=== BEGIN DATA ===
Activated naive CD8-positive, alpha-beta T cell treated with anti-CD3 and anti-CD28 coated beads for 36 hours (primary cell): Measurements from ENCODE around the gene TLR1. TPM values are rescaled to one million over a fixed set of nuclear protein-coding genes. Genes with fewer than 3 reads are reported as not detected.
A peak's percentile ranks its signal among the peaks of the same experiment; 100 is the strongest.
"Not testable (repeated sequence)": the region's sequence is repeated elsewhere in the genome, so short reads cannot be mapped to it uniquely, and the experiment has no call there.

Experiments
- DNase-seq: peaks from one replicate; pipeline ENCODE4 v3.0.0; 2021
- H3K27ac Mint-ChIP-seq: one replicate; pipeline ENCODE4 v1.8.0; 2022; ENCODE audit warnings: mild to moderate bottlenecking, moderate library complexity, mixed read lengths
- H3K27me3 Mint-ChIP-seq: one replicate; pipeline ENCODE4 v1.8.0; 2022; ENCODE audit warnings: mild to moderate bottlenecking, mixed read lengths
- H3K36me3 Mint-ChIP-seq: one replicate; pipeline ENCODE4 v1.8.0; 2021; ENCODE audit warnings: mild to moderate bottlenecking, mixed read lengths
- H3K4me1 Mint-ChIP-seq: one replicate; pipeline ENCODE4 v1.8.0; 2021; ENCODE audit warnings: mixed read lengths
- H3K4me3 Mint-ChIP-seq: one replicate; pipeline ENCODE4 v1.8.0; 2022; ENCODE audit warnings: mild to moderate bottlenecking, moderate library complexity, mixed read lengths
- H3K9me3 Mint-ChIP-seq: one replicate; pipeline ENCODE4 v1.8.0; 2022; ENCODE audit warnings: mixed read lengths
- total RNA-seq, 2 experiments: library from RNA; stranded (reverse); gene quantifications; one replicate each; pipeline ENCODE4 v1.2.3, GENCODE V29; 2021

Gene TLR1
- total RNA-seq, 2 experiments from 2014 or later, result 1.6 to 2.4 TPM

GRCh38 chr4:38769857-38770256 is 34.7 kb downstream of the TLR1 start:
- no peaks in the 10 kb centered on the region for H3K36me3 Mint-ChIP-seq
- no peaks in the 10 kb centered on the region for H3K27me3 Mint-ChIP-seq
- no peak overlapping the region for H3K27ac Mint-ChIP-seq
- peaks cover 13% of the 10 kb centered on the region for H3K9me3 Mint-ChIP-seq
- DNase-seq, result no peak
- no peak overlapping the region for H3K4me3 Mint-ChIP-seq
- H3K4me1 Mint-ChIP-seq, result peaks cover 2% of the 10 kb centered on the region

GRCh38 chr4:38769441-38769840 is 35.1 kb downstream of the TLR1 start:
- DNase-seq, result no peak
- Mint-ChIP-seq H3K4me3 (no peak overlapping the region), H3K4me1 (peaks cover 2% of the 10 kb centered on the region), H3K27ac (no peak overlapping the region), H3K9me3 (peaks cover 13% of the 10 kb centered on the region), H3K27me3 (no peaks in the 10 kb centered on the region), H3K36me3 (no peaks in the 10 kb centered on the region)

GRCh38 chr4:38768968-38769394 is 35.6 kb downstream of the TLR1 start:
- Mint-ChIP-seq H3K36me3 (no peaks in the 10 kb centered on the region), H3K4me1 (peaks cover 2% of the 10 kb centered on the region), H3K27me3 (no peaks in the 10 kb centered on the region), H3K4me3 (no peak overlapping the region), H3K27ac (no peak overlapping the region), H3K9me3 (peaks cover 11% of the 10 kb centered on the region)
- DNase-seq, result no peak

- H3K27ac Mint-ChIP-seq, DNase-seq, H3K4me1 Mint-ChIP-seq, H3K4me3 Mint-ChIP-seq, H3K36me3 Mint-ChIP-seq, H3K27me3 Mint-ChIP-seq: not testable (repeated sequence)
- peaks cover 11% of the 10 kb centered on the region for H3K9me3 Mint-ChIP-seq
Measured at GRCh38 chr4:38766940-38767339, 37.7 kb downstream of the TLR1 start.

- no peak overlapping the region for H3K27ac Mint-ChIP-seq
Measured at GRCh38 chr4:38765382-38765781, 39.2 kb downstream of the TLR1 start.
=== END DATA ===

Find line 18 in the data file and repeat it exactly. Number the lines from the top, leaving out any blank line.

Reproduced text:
- no peak overlapping the region for H3K27ac Mint-ChIP-seq